The idea that a person’s diet is reflected not only in their appearance, but also in their character, was widespread in the nineteenth century—among the vegetarians as well as their mockers. While one side argued one was brutalized by meat consumption, the other argued one was made effeminate by abstinence from meat. Rousseau, whose famous educational treatise titled Émile strongly influenced nineteenth-century vegetarianism, warned his readers not to change the “natural taste” of children, who preferred vegetable food, so as not to make them “flesh-eaters”: “if not for their health’s sake, for the sake of their character. For … it is certain that great meat-eaters are usually more cruel and ferocious than other men” (1762, 513). “Wild” peoples, whose cruelty stemmed solely from their meaty diet, were cited as evidence; Rousseau even references Homer’s Odyssey and contrasts the carnivorous Cyclops as “terrible men” to the Lotus-eaters, who were “so amiable” that their visitors wanted to live among them forever (1762, 513).

Additionally, the Germans’ ideals must be seen against the background of the struggle for state formation in the nineteenth century. Vegetarians and their opponents each claimed that only their diet would incite in people the unconditional will for freedom and the needed fighting spirit. While the opponents said that the vegetable diet led to a weak character and the inability to fight, Eduard Baltzer, founder of the first vegetarian society, argued that meat consumption endangers not only “conscience” but also freedom, as he puts it in the poem Thalysia printed on the front page of the first issue of his magazine on vegetarianism, the Vereins-Blatt für Freunde der natürlichen Lebensweise (Vegetarianer). Here he imagines a vegetarian utopia:

Thalysia

Frontpage of the first edition of the Vereins-Blatt für Freunde der natürlichen Lebensweise (Paper for friends of the natural way of life), 1868.

Die Welt liebt Blut, und wieder Blut;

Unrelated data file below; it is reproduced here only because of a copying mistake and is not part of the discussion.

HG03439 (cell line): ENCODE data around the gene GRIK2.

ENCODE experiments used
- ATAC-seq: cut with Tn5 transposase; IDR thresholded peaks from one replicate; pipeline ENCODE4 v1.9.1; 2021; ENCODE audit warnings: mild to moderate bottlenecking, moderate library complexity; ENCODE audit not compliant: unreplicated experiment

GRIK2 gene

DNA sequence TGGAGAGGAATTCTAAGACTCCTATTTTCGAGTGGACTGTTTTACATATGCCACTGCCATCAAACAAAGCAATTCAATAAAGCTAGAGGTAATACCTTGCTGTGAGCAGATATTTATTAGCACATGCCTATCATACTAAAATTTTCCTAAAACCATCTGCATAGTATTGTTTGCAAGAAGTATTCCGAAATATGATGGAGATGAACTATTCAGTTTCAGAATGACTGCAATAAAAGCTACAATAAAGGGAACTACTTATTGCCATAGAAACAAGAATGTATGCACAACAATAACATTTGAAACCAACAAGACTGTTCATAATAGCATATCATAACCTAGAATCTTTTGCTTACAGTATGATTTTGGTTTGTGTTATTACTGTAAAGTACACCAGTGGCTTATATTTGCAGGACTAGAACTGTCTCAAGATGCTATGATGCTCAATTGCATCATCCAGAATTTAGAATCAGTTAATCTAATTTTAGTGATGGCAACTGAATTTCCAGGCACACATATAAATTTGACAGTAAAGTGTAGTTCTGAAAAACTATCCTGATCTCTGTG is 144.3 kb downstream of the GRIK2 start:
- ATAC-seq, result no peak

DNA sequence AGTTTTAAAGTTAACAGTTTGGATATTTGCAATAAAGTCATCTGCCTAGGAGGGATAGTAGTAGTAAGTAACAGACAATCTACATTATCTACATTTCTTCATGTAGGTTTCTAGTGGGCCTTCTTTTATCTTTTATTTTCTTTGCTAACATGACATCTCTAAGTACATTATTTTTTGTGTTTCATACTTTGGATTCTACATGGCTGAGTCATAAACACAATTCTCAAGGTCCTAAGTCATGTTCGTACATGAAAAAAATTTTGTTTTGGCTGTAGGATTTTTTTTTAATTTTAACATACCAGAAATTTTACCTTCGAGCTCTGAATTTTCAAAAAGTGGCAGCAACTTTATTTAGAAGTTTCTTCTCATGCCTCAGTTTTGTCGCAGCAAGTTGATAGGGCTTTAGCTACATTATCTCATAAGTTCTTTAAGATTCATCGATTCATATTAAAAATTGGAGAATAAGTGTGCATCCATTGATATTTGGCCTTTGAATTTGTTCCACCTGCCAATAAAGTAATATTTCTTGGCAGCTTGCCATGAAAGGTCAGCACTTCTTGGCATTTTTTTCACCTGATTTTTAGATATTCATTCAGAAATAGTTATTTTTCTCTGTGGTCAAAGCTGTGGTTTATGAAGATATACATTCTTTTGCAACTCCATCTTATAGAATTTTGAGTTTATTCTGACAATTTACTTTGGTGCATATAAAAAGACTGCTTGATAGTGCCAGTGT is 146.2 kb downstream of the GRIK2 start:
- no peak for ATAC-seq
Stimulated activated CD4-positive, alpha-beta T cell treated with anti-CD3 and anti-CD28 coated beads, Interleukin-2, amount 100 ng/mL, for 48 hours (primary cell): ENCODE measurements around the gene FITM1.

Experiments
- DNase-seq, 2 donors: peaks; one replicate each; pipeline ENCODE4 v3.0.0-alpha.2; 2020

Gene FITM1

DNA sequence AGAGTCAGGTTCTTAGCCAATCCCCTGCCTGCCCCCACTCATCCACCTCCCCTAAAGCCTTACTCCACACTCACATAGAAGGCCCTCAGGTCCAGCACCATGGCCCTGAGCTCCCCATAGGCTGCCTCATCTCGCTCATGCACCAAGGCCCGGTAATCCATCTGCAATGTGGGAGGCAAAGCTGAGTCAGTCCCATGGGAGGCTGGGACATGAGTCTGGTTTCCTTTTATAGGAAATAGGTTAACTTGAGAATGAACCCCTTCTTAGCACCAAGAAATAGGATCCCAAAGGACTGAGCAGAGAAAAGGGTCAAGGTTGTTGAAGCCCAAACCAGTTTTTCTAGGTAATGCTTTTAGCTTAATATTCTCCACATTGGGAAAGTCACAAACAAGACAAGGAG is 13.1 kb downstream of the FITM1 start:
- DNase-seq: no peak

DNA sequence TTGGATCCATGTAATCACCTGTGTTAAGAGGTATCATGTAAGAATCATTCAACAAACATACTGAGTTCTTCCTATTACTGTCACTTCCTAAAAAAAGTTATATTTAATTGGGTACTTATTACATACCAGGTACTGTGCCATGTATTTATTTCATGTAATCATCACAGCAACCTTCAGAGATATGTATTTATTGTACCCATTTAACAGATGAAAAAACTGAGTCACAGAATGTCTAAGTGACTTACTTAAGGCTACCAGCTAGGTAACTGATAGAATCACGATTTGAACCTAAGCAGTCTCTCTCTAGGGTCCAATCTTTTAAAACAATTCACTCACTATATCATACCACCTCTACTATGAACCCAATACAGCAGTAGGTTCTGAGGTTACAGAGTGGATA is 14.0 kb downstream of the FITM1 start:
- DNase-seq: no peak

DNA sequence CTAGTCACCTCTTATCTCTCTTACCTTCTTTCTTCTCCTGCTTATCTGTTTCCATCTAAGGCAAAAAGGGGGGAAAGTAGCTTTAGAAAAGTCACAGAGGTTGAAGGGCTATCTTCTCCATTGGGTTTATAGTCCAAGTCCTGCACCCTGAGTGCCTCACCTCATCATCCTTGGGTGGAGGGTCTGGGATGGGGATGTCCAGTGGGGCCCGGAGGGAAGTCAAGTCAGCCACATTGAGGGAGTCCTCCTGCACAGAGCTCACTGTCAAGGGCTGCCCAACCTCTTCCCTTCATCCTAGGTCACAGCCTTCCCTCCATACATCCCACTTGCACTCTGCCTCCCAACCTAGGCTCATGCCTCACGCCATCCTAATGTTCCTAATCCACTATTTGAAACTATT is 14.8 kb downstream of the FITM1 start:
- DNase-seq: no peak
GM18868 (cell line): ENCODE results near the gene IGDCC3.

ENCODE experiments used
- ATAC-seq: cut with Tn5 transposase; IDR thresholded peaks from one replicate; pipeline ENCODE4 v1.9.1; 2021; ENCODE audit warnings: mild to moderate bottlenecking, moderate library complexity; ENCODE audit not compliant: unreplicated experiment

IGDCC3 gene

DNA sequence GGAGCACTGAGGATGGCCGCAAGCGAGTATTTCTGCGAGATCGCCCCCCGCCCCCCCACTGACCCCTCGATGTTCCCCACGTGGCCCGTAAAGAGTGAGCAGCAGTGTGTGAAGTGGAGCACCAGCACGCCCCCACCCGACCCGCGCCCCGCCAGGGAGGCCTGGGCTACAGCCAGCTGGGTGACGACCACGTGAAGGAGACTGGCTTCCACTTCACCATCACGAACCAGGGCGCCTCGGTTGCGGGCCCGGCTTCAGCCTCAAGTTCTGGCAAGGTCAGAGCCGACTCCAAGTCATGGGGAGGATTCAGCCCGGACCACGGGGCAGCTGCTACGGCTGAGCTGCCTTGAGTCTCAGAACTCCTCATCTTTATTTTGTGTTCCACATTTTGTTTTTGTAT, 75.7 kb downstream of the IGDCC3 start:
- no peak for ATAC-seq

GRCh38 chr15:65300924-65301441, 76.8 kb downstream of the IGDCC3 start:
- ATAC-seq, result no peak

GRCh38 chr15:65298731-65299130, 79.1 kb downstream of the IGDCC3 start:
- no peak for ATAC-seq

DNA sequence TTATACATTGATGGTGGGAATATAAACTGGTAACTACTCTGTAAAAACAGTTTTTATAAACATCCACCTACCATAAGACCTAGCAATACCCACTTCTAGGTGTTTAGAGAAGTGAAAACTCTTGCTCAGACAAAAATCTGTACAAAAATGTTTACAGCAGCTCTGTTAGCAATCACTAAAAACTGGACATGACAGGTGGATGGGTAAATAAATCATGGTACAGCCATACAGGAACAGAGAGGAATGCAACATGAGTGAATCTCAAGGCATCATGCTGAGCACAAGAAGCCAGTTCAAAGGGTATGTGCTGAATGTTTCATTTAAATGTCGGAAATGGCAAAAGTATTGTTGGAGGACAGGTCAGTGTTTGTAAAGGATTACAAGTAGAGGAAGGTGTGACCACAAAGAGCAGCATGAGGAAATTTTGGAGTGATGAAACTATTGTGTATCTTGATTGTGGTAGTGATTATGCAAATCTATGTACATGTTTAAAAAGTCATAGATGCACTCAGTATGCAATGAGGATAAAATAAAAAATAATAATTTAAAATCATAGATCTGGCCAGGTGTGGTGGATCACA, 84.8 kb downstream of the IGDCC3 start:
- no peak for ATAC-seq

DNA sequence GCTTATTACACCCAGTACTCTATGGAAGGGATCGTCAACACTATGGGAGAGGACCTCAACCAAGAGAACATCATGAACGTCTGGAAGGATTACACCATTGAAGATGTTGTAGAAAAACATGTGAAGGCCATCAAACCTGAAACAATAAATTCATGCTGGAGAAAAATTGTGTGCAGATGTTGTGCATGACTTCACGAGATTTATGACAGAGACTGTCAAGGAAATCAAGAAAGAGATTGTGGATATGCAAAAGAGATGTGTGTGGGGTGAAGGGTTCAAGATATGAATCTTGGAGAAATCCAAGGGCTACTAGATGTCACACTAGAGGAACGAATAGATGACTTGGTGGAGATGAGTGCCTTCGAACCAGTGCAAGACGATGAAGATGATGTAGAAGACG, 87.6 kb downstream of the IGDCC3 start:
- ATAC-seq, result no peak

Und Thier und Mensch wird’s Opfergut,

Die Welt liebt Jagd, die heisse Jagd
nach Geld und Ruhm und nach “Genüssen”.
So sinkt sie hin, des Lasters Magd,
Sie jagt sich todt und ihr Gewissen:
Wer wird im Lande gier’ger Sarkophagen
Noch nach der Freiheit ächtem Liede fragen?

Komm Ceres, in die arme Welt,
Komm wieder, ihre Schuld zu mildern.
Bau Du Dein Haus, ein rein Gezelt,
Ein Musenreich den Menschenkindern …

 

The world loves blood, and more blood;

And animal and man become the offering,

The world loves hunting, loves the chase
Of money, fame and “pleasures.”
So will the Vice’s maid collapse,
Hunting herself to death and her conscience:
Who will, in the land of greedy sarcophagi [“meat-eaters”],
Still ask for the true song of freedom?

Come, Ceres, hear the world’s lament,
Come back to ease its burden;
Build your house, a simple tent,
A kingdom of muses for human children …

—Eduard Baltzer, “Thalysia,” in Vereins-Blatt für Freunde der natürlichen Lebensweise (Vegetarianer) 1 (1 June 1868): 1.
(Trans. Kimberly Coulter.)

However, for most vegetarians, other, more personal reasons were crucial for joining the society. Eighty to ninety percent of the members were hoping vegetarianism might cure them from a disease (Teuteberg 1994, 58). There was much debate over whether a meat-rich or a meat-free diet was better for human health. From the middle of the nineteenth century, scientists such as Justus von Liebig promoted animal protein—especially in the form of meat—as indispensable for health and labor. At the same time, healing practitioners such as Theodor Hahn prescribed abstinence from meat as a central remedy. Judged from today’s perspective, the tone and the arguments of these debates were often quite unscientific and distorted by the fact that being “vegetarian” often meant not only abstaining from meat, but also from alcohol, tobacco, spices, caffeine, and other stimulants.

The vegetarians rebutted the prejudice of being physically inferior to meat-eaters by their successful participation in long-distance marches. This is also picked up by a caricature which appeared in 1893 after the long-distance march from Berlin to Vienna, in which two vegetarians reached the destination and finish line first. While the “Reception of Vegetarians” is mocked as mere publicity for vegetable sellers, the winners—despite their success—are portrayed as haggard and weakened, matching the cliché. However, such events were in fact remarkable promotional successes for the vegetarianism movement itself (see Bollmann 137–38, and Pack 2018).

Der Empfang der “Vegetarianer” (The welcoming of the “vegetarians”). Unknown artist, 1893.

Der Empfang der “Vegetarianer” beim Distanzmarsch von Berlin nach Wien hätte am Naschmarkt stattfinden sollen, denn eine solche Kohlrabi-Reklame ist noch nicht dagewesen!

The welcoming of the “vegetarians”  after the distance march should have taken place at the Naschmarkt [i.e. Vienna’s biggest market], because never before has there been such promotion for cabbage turnip!